His words felt like a betrayal; every assertion an unwelcome exposition of the truth I was fighting so hard to deny. “We are going out to dinner after this appointment”, he said, “and I can tell you she won’t enjoy a minute of it. She won’t be the one to open the door to the restaurant for fear of what germs lurk on the handle. She will Purell her hands after touching the menu, wipe down her utensils with her napkin and avoid using the bathroom at all costs.”
We were at my therapist’s office and I was suddenly regretting inviting him along to my appointment. My intention in including my husband on this visit was so my therapist could tell him what she had told me; that my anxiety was not a personality flaw. She was supposed to explain to him that it all made sense; the combination of my type A personality, my family gene pool of “worriers” and the dramatic hormone shift and drop in serotonin as a result of pregnancy and childbirth had created these anxious moments and resulting behaviors. She was supposed to stick up for me and encourage him to be patient and supportive as I continued to work through it.
My husband had a different plan and it’s an understatement to say it took me by surprise. Fact is, he had been patient and he had been supportive and he had enough of both. He wanted his best friend back and he knew I was struggling immensely. He wanted to look at me and once again see genuine joy, rather than a smile that was trying to hide one fear or another. I can still see the look on my therapist’s face as she processed the reality of the information my husband lay before her. Her response was the very last thing I wanted to hear.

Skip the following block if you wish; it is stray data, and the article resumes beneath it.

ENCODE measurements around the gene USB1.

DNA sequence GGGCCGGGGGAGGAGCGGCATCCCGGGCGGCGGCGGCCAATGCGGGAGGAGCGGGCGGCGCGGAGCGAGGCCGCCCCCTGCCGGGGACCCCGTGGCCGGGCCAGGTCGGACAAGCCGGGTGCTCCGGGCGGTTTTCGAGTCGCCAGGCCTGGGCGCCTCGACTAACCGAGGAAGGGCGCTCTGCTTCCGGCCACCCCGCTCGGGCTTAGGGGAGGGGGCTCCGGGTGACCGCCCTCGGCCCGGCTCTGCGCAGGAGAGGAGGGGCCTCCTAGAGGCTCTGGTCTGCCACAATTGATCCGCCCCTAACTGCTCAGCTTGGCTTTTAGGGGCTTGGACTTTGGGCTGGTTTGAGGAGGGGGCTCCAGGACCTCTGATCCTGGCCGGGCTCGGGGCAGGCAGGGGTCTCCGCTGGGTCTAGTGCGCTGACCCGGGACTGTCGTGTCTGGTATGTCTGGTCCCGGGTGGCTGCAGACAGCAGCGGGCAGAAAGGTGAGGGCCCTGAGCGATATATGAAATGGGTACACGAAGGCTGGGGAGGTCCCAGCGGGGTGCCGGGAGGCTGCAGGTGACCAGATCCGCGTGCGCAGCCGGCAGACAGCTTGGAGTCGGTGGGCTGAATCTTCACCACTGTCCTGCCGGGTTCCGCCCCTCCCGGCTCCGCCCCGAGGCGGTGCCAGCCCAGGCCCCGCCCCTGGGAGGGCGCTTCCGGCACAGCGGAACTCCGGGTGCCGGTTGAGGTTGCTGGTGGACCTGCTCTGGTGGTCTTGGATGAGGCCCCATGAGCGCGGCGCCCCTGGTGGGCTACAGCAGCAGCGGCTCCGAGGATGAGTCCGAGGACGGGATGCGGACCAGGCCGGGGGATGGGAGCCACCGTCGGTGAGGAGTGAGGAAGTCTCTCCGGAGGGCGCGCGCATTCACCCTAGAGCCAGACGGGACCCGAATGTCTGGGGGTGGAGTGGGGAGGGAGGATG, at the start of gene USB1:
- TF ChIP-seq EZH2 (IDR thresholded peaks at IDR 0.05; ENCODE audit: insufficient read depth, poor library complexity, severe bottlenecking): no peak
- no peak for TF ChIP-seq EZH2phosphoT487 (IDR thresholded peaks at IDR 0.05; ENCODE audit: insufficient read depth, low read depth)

Have you ever heard of the man who was trapped on his roof as a result of a flash flood? Fearing for his life, he cried out to God to save him. Shortly after, a man in a small canoe rowed by and invited him in. “No thank you”, said the man. “I’ve prayed to God and I trust he will save me.” A short time later a police rescue boat came by and offered to bring the man to safety. Again he replied, “No thank you. God will save me.” As the flood waters continued to rise, a rescue helicopter flew overhead and lowered a rope ladder for him to climb aboard. Once again the man insisted that God would save him. He perished in the flood and, upon reaching Heaven, immediately asked God why he did not save him. And God replied, “My child, I sent you two boats and a helicopter.”
It wasn’t that I hadn’t considered medication before. I had, for about two seconds. I dismissed the need for medication entirely, much like I had been downplaying the reality of my current state for quite some time. To me, medication felt like raising the white flag. It was a surrender I wasn’t prepared for. I had prayed. Oh, how I had prayed. I felt like such a failure, like my faith wasn’t strong enough to reward me with healing. There was a stigma attached to this anxiety and an even larger one attached to taking medication for something I couldn’t see and didn’t entirely understand. If I had a broken leg, I’d put it in a cast. If I had diabetes, I’d take insulin. Why was it so hard for me to accept this? Was this God’s answer to my plea for healing? Was this my canoe?